Daily Rhythms: Sacrifical Love

By: Jenni Walker

“But above all these things, put on love, which is the bond of perfection.”  Colossians 3:14 

All of us have a rhythm by which we live our lives. Of course, some of the elements of our family lives will vary from family to family.  But many of them are emphasized in Scripture and must be prioritized, taught, and sought after as disciples of Christ.  These elements of daily family life are not just for the purpose of making our own lives “better,” but they help to make the context of family a living testimony of the glory, grace, and goodness of God as we rely on Him!

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Sometimes, life looks very normal or, perhaps, does not look the way we might have planned at all on any given day.  I remember a day that I woke up not feeling great.  I had a lingering allergy headache and had been up later than I planned the night before trying to transfer family videos on my phone to a DVD/USB converter app.  The dishwasher was full of clean dishes, and there were dirty dishes filling the sink from dinner the night before.  Our young son played heartily as he often does, and he is in an especially imaginative stage where trains go down car ramps, elaborate pretend meals are made for whatever action figure or toy he is playing with at the moment, and Daniel Tiger and Woody and Sesame Street characters all play together.  There were toys strewn about the living room that were part of his ongoing play, and I have learned as a mom that is just part of life.  The tidying up would happen later, and the day marched on.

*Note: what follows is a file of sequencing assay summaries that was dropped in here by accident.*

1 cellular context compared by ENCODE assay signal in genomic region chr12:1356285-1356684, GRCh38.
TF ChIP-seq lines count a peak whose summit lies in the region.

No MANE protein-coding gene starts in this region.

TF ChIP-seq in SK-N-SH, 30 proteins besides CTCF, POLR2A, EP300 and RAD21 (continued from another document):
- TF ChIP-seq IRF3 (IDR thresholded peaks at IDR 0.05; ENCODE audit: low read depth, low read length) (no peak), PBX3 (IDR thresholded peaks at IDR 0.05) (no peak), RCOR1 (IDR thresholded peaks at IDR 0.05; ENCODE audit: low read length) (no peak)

When my son went down for his once-a-day nap later that afternoon, I decided to lay down, too, rather than read a book or tackle the dishes. I turned on a show in the background on the iPad and let my body rest on the couch.  My husband has been working from home the past month, and when the end of his workday arrived, I moseyed into our bedroom to say hello before waking our little one.  We have been intentional to routinely eat meals at home, but tonight would not be part of that routine.  I had not meal-prepped for tonight, and there was a particular restaurant nearby that does pickup orders which sounded delicious to both of us.  So I woke up our sleeping toddler from his nap, my husband placed the order, and off we went together in the car to pick up our dinner.

As Bryan drove, the radio played in the background, and I read a few portions of Scripture from my Bible between our usual family chatter.  Upon returning home, we settled in to the dining room and dove into the meal before us.  Our toddler is not a fast eater these days, and as I was sitting near his high chair doing a final “is your tummy full and happy?” check before clearing the table, my rockstar husband began tackling the dishes in the kitchen.  Truthfully, I felt bad, because he is extremely servant-hearted, and I have not been as “on the ball” with doing the dishes each day.  But I decided to receive his gracious gesture and began loading our leftovers into the fridge as our toddler ran to find his bubble lawn mower down the hall.

Upon returning to the kitchen with it, we noticed that the bubbles seemed to be out as our little one raced back and forth with it on the tile floor.  Bryan started the dishwasher, retrieved a bottle of bubble solution, and sat down beside the toy mower to refill it.  Moments later, it was sitting in a puddle of bubble solution from a mysterious leak in its undercarriage.  I took our son’s hand and led him to the living room for a quick “tidy-up,” allowing Daddy undisturbed time to figure out the solution to the leak.  A few minutes later, the living room rug was visible again, and the mower was its usual self.  On we went with the rest of the night: more play, tickle chases through the house, a bedtime story, nighttime prayers, a Mister Rogers episode, PJs, brush teeth, go outside to see the stars (and to find a toad hopping in the driveway!), and then off to bed for our little one.